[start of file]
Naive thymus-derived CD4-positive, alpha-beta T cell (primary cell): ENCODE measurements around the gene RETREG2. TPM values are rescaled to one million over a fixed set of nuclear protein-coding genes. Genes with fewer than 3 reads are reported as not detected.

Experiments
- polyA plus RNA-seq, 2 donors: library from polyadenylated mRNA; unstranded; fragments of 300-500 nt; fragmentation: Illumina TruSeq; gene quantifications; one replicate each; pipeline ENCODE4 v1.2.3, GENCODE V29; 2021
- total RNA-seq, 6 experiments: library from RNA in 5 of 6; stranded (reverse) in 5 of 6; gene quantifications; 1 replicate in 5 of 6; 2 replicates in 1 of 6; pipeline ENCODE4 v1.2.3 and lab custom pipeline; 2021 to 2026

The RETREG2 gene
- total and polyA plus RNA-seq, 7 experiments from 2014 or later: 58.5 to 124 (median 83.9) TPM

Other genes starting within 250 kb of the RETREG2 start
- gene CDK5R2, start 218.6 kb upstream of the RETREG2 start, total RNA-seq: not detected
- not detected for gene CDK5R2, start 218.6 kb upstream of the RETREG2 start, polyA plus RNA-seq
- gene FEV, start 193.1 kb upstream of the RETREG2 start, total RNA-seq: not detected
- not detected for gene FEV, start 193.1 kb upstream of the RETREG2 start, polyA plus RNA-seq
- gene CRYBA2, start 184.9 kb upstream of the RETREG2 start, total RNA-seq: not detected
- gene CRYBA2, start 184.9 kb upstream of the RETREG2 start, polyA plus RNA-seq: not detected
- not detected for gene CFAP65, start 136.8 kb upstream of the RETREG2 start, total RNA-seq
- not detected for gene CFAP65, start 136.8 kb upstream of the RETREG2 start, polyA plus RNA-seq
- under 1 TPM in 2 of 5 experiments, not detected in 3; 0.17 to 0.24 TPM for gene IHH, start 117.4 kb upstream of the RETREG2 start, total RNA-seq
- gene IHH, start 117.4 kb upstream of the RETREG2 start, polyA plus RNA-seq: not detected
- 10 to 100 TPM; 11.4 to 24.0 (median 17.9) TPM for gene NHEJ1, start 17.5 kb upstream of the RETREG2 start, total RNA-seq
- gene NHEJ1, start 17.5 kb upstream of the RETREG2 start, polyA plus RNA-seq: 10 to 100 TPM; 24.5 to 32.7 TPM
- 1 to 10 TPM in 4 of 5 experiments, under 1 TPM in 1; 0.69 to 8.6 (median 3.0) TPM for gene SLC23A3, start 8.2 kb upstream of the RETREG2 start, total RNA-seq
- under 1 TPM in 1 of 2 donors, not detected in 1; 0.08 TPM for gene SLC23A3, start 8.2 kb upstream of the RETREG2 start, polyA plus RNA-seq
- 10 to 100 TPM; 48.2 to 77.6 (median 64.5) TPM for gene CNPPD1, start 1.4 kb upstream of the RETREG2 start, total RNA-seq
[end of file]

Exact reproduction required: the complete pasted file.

Naive thymus-derived CD4-positive, alpha-beta T cell (primary cell): ENCODE measurements around the gene RETREG2. TPM values are rescaled to one million over a fixed set of nuclear protein-coding genes. Genes with fewer than 3 reads are reported as not detected.

Experiments
- polyA plus RNA-seq, 2 donors: library from polyadenylated mRNA; unstranded; fragments of 300-500 nt; fragmentation: Illumina TruSeq; gene quantifications; one replicate each; pipeline ENCODE4 v1.2.3, GENCODE V29; 2021
- total RNA-seq, 6 experiments: library from RNA in 5 of 6; stranded (reverse) in 5 of 6; gene quantifications; 1 replicate in 5 of 6; 2 replicates in 1 of 6; pipeline ENCODE4 v1.2.3 and lab custom pipeline; 2021 to 2026

The RETREG2 gene
- total and polyA plus RNA-seq, 7 experiments from 2014 or later: 58.5 to 124 (median 83.9) TPM

Other genes starting within 250 kb of the RETREG2 start
- gene CDK5R2, start 218.6 kb upstream of the RETREG2 start, total RNA-seq: not detected
- not detected for gene CDK5R2, start 218.6 kb upstream of the RETREG2 start, polyA plus RNA-seq
- gene FEV, start 193.1 kb upstream of the RETREG2 start, total RNA-seq: not detected
- not detected for gene FEV, start 193.1 kb upstream of the RETREG2 start, polyA plus RNA-seq
- gene CRYBA2, start 184.9 kb upstream of the RETREG2 start, total RNA-seq: not detected
- gene CRYBA2, start 184.9 kb upstream of the RETREG2 start, polyA plus RNA-seq: not detected
- not detected for gene CFAP65, start 136.8 kb upstream of the RETREG2 start, total RNA-seq
- not detected for gene CFAP65, start 136.8 kb upstream of the RETREG2 start, polyA plus RNA-seq
- under 1 TPM in 2 of 5 experiments, not detected in 3; 0.17 to 0.24 TPM for gene IHH, start 117.4 kb upstream of the RETREG2 start, total RNA-seq
- gene IHH, start 117.4 kb upstream of the RETREG2 start, polyA plus RNA-seq: not detected
- 10 to 100 TPM; 11.4 to 24.0 (median 17.9) TPM for gene NHEJ1, start 17.5 kb upstream of the RETREG2 start, total RNA-seq
- gene NHEJ1, start 17.5 kb upstream of the RETREG2 start, polyA plus RNA-seq: 10 to 100 TPM; 24.5 to 32.7 TPM
- 1 to 10 TPM in 4 of 5 experiments, under 1 TPM in 1; 0.69 to 8.6 (median 3.0) TPM for gene SLC23A3, start 8.2 kb upstream of the RETREG2 start, total RNA-seq
- under 1 TPM in 1 of 2 donors, not detected in 1; 0.08 TPM for gene SLC23A3, start 8.2 kb upstream of the RETREG2 start, polyA plus RNA-seq
- 10 to 100 TPM; 48.2 to 77.6 (median 64.5) TPM for gene CNPPD1, start 1.4 kb upstream of the RETREG2 start, total RNA-seq